Billington argues that successful revolutionaries always come from the elite classes or the intelligentsia, contrary to what Marx theorized about a revolution for the working class:
"The characteristic, nineteenth-century European revolutionary: a thinker lifted up by ideas, not a worker or peasant bent down by toil. He was part of a small elite whose story must be told “from above,” much as it may displease those who believe that history in general (and revolutionary history in particular) is basically made by socio-economic pressures “from below.” This “elite” focus does not imply indifference to the mass, human suffering which underlay the era of this narrative. It reflects only the special need to concentrate here on the spiritual thirst of those who think rather than on the material hunger of those who work. For it was passionate intellectuals who created and developed the revolutionary faith."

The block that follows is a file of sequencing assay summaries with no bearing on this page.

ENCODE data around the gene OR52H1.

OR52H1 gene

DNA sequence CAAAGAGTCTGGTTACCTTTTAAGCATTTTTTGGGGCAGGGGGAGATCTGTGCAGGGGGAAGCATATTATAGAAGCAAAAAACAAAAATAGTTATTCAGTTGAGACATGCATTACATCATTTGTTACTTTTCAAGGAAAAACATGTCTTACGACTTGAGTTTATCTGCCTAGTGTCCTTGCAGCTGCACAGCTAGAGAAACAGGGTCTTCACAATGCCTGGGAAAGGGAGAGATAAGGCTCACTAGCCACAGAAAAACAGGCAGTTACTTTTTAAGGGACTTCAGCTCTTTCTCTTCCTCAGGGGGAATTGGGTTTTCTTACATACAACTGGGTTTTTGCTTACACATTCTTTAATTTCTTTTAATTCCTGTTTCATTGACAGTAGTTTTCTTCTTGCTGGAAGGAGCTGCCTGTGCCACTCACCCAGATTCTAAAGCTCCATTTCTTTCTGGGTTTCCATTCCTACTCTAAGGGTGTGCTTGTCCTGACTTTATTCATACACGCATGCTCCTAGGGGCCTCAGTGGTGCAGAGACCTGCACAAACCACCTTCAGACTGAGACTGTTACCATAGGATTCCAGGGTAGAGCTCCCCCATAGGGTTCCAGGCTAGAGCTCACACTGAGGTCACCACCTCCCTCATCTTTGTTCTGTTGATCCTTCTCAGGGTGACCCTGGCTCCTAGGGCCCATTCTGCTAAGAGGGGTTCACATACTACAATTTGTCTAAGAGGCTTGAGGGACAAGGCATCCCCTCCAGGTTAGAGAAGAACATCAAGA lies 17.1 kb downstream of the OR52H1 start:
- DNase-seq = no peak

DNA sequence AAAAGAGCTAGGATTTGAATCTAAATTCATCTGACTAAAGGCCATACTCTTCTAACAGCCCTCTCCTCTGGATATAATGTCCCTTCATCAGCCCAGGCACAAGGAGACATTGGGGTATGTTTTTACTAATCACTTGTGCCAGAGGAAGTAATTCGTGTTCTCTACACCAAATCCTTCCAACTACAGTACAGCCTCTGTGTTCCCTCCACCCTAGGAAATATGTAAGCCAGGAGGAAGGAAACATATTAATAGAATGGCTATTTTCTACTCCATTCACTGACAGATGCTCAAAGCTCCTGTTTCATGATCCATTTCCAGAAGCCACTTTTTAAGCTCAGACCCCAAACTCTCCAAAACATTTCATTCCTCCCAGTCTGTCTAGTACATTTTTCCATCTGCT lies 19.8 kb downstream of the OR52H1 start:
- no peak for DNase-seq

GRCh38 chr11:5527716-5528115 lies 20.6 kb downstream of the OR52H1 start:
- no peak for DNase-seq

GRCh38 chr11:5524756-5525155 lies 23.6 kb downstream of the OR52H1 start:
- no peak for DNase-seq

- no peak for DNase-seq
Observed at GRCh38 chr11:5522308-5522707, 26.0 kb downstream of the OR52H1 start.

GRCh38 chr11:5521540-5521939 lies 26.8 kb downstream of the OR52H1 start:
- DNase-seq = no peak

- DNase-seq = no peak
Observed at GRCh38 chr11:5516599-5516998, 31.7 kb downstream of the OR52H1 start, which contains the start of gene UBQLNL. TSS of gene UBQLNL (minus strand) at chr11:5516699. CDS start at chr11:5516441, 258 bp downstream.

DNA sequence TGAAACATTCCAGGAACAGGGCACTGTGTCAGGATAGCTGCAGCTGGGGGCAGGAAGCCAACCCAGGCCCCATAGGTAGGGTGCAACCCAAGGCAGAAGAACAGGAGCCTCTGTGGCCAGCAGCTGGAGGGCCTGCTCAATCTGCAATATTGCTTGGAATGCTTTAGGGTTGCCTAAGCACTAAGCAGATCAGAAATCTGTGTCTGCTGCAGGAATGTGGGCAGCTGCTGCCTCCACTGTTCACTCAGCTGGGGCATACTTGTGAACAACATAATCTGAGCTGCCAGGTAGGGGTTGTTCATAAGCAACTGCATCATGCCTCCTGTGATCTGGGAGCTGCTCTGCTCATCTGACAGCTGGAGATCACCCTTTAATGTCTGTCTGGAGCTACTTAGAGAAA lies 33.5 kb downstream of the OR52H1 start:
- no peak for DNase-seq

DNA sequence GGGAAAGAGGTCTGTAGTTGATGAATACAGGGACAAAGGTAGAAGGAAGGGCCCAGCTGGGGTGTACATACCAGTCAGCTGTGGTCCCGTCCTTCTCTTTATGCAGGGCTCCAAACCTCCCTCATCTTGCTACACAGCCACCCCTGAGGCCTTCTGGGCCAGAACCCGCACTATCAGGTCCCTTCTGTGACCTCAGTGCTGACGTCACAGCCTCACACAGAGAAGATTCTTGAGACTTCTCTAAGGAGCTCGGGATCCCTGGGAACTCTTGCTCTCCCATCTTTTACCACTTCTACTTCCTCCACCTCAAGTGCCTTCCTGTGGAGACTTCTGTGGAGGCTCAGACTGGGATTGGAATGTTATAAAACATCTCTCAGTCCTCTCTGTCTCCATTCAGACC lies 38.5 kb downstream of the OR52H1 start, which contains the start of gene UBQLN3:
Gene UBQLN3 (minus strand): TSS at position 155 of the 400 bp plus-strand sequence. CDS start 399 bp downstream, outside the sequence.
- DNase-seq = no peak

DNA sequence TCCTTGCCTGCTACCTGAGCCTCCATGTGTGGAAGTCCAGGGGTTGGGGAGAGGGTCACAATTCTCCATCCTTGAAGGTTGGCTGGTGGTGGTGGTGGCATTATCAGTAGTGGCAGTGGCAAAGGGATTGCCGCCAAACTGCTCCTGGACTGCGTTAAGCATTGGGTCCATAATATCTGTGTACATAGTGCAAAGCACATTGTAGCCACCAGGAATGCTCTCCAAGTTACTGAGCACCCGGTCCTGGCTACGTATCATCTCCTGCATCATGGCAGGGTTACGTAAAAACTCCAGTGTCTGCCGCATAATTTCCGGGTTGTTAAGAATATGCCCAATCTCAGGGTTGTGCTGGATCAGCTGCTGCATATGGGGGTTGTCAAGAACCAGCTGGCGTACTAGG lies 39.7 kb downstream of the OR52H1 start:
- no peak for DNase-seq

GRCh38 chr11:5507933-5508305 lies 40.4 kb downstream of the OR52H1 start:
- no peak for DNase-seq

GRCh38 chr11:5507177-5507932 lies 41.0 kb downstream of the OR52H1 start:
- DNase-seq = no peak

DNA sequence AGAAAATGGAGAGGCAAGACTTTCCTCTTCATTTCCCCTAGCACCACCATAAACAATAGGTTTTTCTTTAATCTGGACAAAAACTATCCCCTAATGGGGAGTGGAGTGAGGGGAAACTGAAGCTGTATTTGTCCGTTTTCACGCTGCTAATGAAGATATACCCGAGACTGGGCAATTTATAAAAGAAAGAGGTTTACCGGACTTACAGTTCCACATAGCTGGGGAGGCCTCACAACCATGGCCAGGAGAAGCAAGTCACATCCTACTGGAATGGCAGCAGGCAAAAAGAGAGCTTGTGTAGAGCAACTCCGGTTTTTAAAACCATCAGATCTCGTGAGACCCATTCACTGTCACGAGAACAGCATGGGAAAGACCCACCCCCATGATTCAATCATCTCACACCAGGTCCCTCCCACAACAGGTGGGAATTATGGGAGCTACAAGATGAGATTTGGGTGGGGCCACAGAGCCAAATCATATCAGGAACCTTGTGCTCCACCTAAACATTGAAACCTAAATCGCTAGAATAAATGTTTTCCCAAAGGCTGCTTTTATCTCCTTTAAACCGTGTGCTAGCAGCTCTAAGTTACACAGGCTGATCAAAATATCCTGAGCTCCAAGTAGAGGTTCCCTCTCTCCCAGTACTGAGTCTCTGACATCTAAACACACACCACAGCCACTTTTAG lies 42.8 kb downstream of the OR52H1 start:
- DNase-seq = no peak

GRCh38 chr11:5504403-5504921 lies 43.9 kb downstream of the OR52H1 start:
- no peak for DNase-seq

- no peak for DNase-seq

Fire in the Minds of Men is an important book that will change how you look at revolutions and the spread of ideas is society.
Butler's moral courage was a match for his physical courage. When he retired from the military, he took the unusual step of pointing out that war is a racketering scheme in his 1935 book, War is a Racket. What did he mean by this? He meant that moneyed interestes on both sides often profit from war. Sometimes those interests even finace both sides in order to foment wars in the first place. Bulter argues that:
"War is a racket. It always has been. It is possibly the oldest, easily the most profitable, surely the most vicious. It is the only one international in scope. It is the only one in which the profits are reckoned in dollars and the losses in lives. A racket is best described, I believe, as something that is not what it seems to the majority of the people. Only a small 'inside' group knows what it is about. It is conducted for the benefit of the very few, at the expense of the very many. Out of war a few people make huge fortunes."